Teleconferencing is nothing new – Skype and FaceTime have brought that technology to our fingertips. But Dr. Grace Janik, co-director of minimally invasive surgery and infertility at Columbia St. Mary’s, did something altogether groundbreaking in November.
While the American Association of Gynecologic Laparoscopists conference was taking place in Florida, Janik was in Milwaukee performing an endometriosis. But using a brand-new device called VisitOR1 – basically a small, ceiling-mounted robot that can move around the operating room with a camera hooked up to the laparoscope – Janik could perform the surgery while allowing some 2,000 people at the conference to not only watch, but communicate with her.
The purpose is education. Endometriosis – when the lining of uterus grows into the pelvis and causes pain and infertility – is a very common disease, but it’s wildly undertreated because the surgery is so complex. In the past, doctors looking to learn a new procedure would often have to fly somewhere to take a course and get hands-on training. Now that instruction can take place without leaving their office.
Drs. Tanvir Bajwa and Daniel O’Hair
Every year, around 100,000 elderly Americans are diagnosed with aortic stenosis – a narrowing of the heart valves that can lead to severe shortness of breath, heart palpitations and, if untreated, death within two years for up to 40 percent of patients. The traditional treatment for this debilitating disease involves cracking the sternum and doing a heart and lung bypass, followed by weeks of recovery. But roughly one-third of those who develop it are deemed too weak for the highly invasive open-heart surgery.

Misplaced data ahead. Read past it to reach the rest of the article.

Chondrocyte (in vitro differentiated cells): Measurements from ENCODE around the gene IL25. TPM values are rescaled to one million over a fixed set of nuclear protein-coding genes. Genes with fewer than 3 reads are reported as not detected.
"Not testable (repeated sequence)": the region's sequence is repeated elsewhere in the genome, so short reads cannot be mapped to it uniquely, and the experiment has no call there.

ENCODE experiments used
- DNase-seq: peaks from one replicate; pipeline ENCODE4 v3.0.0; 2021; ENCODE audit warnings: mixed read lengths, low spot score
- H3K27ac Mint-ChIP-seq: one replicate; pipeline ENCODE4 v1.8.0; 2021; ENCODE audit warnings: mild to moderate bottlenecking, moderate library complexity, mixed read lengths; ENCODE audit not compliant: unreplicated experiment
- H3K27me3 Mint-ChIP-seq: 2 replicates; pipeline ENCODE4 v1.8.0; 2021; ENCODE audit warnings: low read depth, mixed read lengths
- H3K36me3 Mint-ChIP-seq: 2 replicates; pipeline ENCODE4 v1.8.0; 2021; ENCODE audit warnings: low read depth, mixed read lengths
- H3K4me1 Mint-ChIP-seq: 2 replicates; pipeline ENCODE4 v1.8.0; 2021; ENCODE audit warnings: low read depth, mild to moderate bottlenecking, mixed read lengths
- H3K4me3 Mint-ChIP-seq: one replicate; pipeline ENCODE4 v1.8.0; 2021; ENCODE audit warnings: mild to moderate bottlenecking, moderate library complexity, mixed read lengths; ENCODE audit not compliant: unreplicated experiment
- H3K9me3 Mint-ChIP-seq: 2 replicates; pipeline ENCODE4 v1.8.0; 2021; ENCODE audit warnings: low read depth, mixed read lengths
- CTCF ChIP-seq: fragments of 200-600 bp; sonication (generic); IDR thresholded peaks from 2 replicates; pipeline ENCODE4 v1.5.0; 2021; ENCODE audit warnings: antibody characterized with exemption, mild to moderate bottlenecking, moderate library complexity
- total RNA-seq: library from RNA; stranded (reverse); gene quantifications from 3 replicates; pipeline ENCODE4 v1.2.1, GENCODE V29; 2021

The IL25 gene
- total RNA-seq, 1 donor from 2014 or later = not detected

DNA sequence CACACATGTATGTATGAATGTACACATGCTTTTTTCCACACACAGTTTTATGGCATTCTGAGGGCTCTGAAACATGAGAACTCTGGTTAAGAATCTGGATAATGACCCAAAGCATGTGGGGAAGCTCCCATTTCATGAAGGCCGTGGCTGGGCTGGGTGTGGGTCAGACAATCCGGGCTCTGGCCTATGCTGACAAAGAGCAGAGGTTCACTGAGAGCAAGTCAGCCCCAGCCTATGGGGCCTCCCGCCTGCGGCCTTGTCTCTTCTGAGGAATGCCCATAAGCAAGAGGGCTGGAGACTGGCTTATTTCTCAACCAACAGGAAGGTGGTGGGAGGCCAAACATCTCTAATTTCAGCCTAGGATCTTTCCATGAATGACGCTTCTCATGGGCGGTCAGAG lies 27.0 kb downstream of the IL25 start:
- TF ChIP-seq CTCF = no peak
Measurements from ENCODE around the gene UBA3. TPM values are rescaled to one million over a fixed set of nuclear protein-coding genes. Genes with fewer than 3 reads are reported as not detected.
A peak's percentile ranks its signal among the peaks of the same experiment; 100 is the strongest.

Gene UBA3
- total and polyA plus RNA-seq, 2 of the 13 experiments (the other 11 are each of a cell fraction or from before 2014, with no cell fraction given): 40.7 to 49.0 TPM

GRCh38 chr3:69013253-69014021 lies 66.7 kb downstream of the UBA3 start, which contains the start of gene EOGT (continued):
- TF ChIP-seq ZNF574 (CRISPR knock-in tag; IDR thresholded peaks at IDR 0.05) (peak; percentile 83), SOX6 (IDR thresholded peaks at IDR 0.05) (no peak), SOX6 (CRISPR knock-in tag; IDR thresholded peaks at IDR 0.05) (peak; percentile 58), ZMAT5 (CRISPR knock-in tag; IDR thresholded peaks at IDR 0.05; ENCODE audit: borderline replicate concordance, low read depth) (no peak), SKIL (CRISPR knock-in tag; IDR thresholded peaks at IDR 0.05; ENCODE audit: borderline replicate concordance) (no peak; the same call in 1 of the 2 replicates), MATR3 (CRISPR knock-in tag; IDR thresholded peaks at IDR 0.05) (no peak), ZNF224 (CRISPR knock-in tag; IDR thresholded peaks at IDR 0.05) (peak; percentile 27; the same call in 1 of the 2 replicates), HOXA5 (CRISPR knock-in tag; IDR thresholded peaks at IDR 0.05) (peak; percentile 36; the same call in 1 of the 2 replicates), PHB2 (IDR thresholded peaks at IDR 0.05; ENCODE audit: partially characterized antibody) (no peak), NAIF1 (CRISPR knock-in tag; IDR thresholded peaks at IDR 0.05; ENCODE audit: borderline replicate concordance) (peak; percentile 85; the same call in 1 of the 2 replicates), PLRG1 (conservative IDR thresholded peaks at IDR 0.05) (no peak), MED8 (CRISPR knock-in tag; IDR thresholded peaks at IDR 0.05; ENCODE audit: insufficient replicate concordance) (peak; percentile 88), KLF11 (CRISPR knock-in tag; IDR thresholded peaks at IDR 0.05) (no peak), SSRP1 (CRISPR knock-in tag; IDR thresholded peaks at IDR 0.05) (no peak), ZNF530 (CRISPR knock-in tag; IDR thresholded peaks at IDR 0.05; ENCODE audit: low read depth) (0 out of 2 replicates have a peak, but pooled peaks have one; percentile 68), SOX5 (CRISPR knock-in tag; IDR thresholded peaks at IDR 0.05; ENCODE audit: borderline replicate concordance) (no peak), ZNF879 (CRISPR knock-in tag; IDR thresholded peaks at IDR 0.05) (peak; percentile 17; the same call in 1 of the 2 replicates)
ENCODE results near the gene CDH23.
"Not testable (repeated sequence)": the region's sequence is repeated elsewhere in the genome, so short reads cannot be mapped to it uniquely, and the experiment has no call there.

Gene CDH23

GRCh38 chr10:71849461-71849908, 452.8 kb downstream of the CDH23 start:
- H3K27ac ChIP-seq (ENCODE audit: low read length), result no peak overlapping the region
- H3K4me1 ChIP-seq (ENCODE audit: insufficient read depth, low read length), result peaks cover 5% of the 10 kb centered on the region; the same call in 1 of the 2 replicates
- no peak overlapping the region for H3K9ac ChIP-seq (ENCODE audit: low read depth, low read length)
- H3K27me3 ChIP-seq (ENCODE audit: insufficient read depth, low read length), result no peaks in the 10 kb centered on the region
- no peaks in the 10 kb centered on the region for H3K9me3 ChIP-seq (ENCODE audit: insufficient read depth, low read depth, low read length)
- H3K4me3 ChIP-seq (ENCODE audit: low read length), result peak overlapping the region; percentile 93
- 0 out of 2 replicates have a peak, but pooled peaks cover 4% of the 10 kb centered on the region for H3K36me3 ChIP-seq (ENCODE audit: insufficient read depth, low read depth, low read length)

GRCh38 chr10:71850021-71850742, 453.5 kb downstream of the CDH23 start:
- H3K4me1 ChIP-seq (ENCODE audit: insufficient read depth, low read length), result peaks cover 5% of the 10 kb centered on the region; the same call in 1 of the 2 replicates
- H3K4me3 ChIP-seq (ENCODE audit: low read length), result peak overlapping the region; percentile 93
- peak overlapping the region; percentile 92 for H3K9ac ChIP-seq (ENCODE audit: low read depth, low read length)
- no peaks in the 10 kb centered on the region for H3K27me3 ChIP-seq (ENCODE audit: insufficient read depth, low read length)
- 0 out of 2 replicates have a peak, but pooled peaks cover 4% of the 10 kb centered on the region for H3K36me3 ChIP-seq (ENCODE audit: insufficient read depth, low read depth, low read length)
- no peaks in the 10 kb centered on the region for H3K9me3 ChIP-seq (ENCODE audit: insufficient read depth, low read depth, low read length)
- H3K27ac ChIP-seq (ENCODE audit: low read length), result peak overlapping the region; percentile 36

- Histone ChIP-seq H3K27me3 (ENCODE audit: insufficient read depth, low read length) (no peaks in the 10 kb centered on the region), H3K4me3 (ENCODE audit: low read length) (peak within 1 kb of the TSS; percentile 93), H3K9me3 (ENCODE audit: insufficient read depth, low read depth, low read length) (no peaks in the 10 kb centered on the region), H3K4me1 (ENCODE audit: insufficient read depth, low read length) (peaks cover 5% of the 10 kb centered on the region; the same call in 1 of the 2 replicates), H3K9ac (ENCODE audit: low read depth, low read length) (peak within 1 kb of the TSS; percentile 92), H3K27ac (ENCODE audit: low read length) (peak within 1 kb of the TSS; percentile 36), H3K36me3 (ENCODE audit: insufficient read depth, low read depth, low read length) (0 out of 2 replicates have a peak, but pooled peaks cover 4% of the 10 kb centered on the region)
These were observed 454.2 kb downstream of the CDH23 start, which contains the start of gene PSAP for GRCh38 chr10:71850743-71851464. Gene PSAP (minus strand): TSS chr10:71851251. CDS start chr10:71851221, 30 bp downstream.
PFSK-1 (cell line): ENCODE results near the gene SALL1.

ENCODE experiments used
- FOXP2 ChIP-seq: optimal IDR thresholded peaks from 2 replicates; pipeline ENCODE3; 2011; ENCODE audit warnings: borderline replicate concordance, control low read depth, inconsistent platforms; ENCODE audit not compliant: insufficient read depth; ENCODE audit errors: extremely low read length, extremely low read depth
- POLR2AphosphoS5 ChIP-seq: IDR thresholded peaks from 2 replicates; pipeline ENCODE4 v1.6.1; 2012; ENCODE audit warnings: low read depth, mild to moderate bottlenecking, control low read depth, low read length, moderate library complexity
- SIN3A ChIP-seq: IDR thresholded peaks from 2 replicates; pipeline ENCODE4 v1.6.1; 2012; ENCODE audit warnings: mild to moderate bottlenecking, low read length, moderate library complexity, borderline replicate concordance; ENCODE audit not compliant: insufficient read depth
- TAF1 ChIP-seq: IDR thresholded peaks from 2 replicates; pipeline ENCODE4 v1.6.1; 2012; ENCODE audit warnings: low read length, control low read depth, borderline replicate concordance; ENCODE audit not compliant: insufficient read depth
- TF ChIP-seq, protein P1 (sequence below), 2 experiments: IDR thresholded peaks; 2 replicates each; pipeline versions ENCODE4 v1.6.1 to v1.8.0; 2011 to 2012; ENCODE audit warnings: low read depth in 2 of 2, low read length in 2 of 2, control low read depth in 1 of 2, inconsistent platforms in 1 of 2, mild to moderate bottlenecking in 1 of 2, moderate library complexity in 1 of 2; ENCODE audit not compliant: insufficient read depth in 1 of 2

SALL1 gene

At Aurora Health Care, Dr. Tanvir Bajwa, a cardiologist, and Dr. Daniel O’Hair, a cardiovascular and thoracic surgeon, are participating in a nationwide clinical trial for a new technique called CoreValve that is giving those too-fragile patients a new lease on life.
“We see a lot of people that are told there is no treatment, and they’ve just given up hope,” says O’Hair. “They think there isn’t an option out there, but there is.”
With this new technique, a 2-centimeter incision is made in the patient’s groin, and the replacement valve is threaded through the femoral artery all the way to the heart. The new valve (made out of pig tissue) is deployed and “basically pushes the old one out of the way,” says O’Hair. The procedure is done in about an hour and a half, and after two days of observation, the patient is free to go home. In the United States, the first one was done more than a year ago in California. The first such operation in Milwaukee was just this past summer.
Milwaukee Magazine has published its definitive guide to area doctors six times before: 1987, 1991, 1996, 2000, 2004 and 2008. To construct this year’s list, we sent surveys to 3,700 doctors and 1,300 nurses from the five-county metro area, yielding a pool of 5,000 area medical professionals. We asked them to nominate three “top” physicians in 33 different specialties. The number of times a particular doctor has made our list is indicated by the number of stars: Zero stars means this is the doctor’s first time, while six stars indicates the doctor has made our list each of the previous six times we’ve published it. The top choice of nurses is also indicated where applicable. Contact information and professional affiliations are provided by the physicians. Finally, we screened our list to eliminate any doctors who had complaints against them with the Department of Regulation and Licensing (drl.wi.gov) during the last five years.
To purchase a copy of our 2012 Top Doctors listing, please contact the circulation department at 414-287-4333 or at firstname.lastname@example.org.